As the Case Study Housing program attempted, Poon Design also sought to provide attainable, budget-driven, mass produced homes. Building and selling 230 contemporary homes in four new Palm Springs communities has earned us the highest national honor from the American Institute of Architects, the 2018 Best in Housing, alongside dozens of other regional and national awards.

left: MCM Hilltop Community, 1950, Seattle, Washington, by Paul Kirk; right: Roberts House, 1955, West Covina, California, by Richard Neutra (photo by Cameron Carothers)
Din Tai Fung, Costa Mesa, California (photos by Poon Design)??? Glendale, California (photos by Poon Design and Gregg Segal)

New tools and technology allowed us to exploit MCM’s drive for a high sense of craft. Giant lampshades at the famed Din Tai Fung restaurant reinterpret historic Chinese screens. Through computer scripted patterns alongside milling techniques of oak plywood, we created lampshades and skylights that are works of sculpture, expressing a devotion to detail and innovation.

Case Study House #8 / Eames House, 1949, Pacific Palisades, California, by Charles and Ray Eames (photo by Julius Shulman, J. Paul Getty Trust)
top: Chaya Downtown, Los Angeles, California (photo by Gregg Segal); graphic design for Chaya (by Poon Design)

MCM architects sought to provide design services combining three prominent strains: architecture, interiors and landscape. For our Chaya Downtown restaurant, we went further to deliver a cohesively designed environment. We created the branding, website, and graphics. We also designed furniture and lighting, as well as curated the art. We continued our pursuits to include the employee uniforms and even the selection of music. Music too is an element of architecture. What is heard during the morning hours of coffee is different than the business lunches—different than festive happy hour, different than an elegant dinner, and different than late night cocktails.

Case Study House #22 / Stahl House, 1960, Los Angeles, California, by Pierre Koenig (photo by Julius Shulman / J. Paul Getty Trust)
The Point Lifestyle Center, Irvine, California

We continue the optimism of MCM at larger scales and more ambitious programs than housing. For this lifestyle center serving the Asian community, the first floor comprises an Asian fish market, the second is a Korean spa, the third a Japanese karaoke bar, and the fourth a Chinese rooftop garden restaurant.

Kaufmann House, 1946, Palm Springs, California, by Richard Neutra (photo by Slim Aarons)

The design concepts of Mid-Century Modernism endure, because they are timeless and universal. The challenge is to look to MCM concepts as a platform to launch into the future—as inspiration not as nostalgia, for interpretation not replication.

#150: EGO AND ARROGANCE

April 1, 2022

(photos left to right: Pyramid at the Louvre Museum, Paris, France, by Michael Fousert; Eiffel Tower, Paris, France, by Anthony Delanoix; Guggenheim Museum, New York, New York, by Dennis; Burg Khalifa, Dubai, United Arab Emirates, by Nick Fewings; all from Unsplash)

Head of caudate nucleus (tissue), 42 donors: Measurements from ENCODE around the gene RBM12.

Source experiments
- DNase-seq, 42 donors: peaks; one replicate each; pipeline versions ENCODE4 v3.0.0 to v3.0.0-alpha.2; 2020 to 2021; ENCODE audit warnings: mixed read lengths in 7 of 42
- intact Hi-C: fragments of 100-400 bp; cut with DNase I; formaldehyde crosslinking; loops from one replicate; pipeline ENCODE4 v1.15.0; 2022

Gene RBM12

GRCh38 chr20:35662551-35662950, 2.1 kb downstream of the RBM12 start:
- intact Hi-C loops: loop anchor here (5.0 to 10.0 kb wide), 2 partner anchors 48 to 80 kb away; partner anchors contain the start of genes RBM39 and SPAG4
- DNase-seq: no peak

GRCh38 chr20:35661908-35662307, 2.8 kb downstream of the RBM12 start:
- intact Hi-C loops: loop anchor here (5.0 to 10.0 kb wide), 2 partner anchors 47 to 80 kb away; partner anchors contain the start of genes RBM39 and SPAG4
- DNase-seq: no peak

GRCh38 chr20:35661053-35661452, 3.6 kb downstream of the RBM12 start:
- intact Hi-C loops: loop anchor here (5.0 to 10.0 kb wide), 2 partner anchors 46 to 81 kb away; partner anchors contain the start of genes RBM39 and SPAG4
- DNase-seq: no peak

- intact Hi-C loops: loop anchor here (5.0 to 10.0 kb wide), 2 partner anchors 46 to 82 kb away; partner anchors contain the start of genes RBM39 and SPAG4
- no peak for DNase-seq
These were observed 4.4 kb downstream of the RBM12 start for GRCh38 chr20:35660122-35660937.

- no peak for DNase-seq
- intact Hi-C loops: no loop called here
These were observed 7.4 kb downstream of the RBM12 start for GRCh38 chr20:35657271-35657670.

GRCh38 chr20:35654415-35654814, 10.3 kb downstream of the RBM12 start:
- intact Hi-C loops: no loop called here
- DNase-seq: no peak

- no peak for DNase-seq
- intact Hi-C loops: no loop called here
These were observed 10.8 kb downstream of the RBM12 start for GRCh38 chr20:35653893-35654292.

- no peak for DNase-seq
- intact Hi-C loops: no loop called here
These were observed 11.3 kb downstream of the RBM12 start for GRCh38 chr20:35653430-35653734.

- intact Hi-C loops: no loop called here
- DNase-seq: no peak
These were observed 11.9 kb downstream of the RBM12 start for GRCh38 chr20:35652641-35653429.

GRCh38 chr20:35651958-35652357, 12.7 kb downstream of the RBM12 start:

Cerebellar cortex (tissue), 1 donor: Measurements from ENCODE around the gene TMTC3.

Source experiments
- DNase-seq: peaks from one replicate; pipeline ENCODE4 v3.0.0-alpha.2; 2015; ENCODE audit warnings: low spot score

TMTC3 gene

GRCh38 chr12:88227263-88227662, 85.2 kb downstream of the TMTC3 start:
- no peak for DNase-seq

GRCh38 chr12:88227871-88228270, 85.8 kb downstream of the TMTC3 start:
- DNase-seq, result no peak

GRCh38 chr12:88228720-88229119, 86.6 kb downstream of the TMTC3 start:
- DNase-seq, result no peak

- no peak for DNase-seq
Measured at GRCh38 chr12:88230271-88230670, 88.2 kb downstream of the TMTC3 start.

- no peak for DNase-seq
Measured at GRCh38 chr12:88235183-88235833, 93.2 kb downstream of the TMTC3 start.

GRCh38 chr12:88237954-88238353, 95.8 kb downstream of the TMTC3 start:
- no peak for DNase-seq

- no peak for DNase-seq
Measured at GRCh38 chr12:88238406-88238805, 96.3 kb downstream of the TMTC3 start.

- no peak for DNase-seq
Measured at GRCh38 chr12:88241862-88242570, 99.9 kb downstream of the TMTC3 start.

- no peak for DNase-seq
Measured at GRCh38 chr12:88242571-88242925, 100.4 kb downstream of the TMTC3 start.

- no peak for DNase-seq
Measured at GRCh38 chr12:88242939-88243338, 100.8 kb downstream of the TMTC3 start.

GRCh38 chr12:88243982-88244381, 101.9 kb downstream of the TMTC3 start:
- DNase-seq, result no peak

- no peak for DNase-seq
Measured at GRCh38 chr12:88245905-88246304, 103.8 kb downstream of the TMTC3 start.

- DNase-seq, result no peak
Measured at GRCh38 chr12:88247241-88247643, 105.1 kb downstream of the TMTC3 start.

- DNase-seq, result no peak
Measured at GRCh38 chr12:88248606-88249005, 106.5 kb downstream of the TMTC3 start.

(This essay comprises excerpts from my presentation, The Creative Process and The Ego, on February 18th at Modernism Week 2022, Palm Springs, California.)

Architects design homes, schools, skyscrapers, entire cities. Who has given architects this role and influence in society, and what have we done with it? From the Pyramid at the Louvre to the Eiffel Tower , from the Guggenheim to the Burg Khalifa in Dubai—architect’s egos are stamped all over cities, all over the world. Danish architect, Bjarke Ingels, even has drawings to literally redesign Earth.

Me presenting, The Creative Process and The Ego, Modernism Week 2022, Palm Springs, California (photo by Olive Stays)

Master builder, master designer, master creator—architects have been granted the responsibility to impact communities and cultural progress, through the flexing of creative muscles. The offering of world icons and or definitive works stems from both talent and skill, as well as confidence and ego. Consider Philip Johnson’s pithy quote.

But ego can lead to influence, influence to power, and power to arrogance. And arrogance can either drive a project into successful territory or regrettable disaster. For the latter, two projects come to mind.

At the University of California, Santa Barbara, a hotly debated project known as Munger Hall has every architect, student, parent, and community member up in arms. For this proposed $1 billion, 1.7 million square foot, 11-story dormitory for 4,500 students, there has been a very little support. For the amateur architect and developer, Charlie Munger (billionaire and partner to Warren Buffet) and Southern California architect-of-record, VTBS (yes, B-S), the wrath bestowed on this project approved is universal. To sum it up, there has not been so much loathing in recent history. There are many reasons for the abhorrence, but the main objection is that 95% of the dorm rooms will have NO WINDOWS. No natural light. No fresh air. No view to the outside.

Munger Hall (drawings and rendering from VTBS), Charles Munger (photo by Lane Hickenbottom/Reuters)

The arrogance of Munger comes from believing that: 1) Fronting the construction cost gives him the unconditional ticket to design whatever he wants, and 2) he and VTBS are convinced that windowless dormitory rooms are not just acceptable, but a creative success, even a bragging right. And everything from science to history, and real life to design guidelines, have proven this idea to be horrific.

Consider the residential estate in Bel Air, California, simply called “The One.” The conceit within that title alone reeks of egotism. Here, this spec house, with an asking price of $500 million, includes 105,000-square-foot, 20 bedrooms with a 5000-square-foot master bedroom suite, 42 bathrooms, a 10,000-bottle wine cellar, 50-car garage, and four swimming pools—to name a few details.